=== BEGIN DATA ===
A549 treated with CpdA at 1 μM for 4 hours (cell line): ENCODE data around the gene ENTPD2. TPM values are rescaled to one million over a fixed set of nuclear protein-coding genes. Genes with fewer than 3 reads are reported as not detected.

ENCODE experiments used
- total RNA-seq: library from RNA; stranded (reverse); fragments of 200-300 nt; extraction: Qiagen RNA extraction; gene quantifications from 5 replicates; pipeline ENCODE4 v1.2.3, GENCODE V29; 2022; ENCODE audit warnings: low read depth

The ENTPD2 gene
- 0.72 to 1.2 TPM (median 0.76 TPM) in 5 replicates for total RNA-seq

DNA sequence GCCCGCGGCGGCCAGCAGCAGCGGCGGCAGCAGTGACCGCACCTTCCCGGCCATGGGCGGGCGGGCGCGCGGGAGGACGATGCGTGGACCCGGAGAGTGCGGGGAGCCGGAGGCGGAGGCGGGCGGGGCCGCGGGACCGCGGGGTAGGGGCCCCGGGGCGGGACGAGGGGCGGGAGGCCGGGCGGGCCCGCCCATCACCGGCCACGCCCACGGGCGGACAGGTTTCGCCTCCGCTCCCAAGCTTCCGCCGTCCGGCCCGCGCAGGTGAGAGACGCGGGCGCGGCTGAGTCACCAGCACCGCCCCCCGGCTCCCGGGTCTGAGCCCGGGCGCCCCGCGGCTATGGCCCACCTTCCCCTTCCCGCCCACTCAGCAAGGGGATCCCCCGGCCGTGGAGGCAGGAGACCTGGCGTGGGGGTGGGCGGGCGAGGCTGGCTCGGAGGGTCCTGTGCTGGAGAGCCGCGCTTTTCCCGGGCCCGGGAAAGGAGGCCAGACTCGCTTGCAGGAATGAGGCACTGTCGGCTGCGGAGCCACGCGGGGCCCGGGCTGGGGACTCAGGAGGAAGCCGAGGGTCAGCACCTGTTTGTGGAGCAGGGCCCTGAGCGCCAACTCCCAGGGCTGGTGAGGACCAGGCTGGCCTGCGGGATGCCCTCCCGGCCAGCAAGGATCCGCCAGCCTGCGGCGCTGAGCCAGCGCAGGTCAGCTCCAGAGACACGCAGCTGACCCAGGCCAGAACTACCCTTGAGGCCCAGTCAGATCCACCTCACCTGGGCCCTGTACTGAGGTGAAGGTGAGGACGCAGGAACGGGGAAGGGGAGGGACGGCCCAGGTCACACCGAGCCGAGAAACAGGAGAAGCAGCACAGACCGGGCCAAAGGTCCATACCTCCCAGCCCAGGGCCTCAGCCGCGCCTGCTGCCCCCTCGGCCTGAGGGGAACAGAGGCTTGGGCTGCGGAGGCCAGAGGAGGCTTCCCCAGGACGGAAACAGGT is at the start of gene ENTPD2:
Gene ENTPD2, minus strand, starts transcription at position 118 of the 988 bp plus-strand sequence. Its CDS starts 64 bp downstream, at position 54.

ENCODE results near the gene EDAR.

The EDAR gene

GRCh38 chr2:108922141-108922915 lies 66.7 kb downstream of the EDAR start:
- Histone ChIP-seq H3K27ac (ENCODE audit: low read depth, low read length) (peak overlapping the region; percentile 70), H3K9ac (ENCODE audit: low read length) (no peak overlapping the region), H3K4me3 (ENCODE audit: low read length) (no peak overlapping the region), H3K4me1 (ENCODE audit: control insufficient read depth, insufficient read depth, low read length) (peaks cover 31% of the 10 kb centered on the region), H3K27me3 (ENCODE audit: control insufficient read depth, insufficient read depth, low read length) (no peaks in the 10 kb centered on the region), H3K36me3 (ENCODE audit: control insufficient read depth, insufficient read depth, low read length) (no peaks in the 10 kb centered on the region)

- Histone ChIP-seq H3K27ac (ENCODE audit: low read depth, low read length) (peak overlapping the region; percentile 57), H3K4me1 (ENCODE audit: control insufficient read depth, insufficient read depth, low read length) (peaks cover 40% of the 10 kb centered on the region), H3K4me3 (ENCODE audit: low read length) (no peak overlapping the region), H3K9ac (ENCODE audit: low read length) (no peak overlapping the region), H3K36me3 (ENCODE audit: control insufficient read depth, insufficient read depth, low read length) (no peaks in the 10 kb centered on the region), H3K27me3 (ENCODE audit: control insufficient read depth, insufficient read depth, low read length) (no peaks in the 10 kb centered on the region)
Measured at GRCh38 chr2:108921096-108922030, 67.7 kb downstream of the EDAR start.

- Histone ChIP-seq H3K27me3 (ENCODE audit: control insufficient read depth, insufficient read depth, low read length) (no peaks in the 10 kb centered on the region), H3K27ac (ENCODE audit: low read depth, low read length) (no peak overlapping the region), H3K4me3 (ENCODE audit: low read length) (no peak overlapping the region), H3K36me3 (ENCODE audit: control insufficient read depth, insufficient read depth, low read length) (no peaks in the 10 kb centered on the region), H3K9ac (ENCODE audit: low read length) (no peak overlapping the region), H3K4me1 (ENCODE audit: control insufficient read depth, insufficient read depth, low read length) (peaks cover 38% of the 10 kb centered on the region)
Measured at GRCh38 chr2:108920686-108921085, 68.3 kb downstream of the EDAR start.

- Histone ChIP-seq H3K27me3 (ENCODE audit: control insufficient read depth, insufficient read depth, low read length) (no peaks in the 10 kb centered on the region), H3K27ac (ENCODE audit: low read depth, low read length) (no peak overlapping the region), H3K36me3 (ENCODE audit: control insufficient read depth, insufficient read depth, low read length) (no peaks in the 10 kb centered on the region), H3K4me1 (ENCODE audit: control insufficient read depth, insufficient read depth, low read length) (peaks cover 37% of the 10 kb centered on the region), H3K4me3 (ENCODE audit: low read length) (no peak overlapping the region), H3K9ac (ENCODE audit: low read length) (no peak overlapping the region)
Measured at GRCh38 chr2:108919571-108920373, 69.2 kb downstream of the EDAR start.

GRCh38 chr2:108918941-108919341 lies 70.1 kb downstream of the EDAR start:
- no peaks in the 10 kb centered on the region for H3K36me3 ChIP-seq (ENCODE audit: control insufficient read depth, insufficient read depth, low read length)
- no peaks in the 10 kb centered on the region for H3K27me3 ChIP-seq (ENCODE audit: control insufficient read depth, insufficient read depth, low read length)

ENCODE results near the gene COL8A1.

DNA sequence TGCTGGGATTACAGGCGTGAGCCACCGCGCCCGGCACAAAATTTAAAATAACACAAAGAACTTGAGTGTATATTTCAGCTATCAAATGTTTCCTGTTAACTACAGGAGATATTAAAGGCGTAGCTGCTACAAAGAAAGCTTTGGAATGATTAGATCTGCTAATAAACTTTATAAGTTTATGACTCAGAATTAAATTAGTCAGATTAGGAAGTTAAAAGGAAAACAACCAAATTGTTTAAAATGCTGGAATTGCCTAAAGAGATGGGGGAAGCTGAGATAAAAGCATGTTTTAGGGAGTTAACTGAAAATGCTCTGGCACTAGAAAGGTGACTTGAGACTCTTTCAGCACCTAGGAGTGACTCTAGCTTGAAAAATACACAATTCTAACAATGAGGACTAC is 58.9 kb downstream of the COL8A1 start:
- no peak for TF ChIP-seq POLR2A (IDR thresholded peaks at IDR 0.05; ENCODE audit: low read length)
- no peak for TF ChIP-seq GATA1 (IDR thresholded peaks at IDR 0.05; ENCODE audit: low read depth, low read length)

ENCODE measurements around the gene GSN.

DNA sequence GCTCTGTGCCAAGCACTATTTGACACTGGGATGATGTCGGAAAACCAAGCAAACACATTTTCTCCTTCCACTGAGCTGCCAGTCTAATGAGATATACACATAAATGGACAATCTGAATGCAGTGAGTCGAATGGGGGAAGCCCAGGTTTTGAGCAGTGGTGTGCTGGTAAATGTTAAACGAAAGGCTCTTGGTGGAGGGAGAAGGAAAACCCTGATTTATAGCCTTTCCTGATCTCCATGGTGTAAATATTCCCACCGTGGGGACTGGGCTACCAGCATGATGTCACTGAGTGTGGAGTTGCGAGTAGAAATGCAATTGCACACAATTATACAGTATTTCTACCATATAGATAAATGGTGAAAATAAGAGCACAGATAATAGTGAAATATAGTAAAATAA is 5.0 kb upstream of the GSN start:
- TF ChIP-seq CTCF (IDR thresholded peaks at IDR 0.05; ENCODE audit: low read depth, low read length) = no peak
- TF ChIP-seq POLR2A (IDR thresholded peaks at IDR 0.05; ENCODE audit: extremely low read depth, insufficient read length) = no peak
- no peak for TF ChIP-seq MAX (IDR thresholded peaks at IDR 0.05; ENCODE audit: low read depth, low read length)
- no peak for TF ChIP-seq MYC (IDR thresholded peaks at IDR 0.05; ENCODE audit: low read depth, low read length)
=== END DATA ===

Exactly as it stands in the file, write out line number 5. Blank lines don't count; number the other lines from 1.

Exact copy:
- 0.72 to 1.2 TPM (median 0.76 TPM) in 5 replicates for total RNA-seq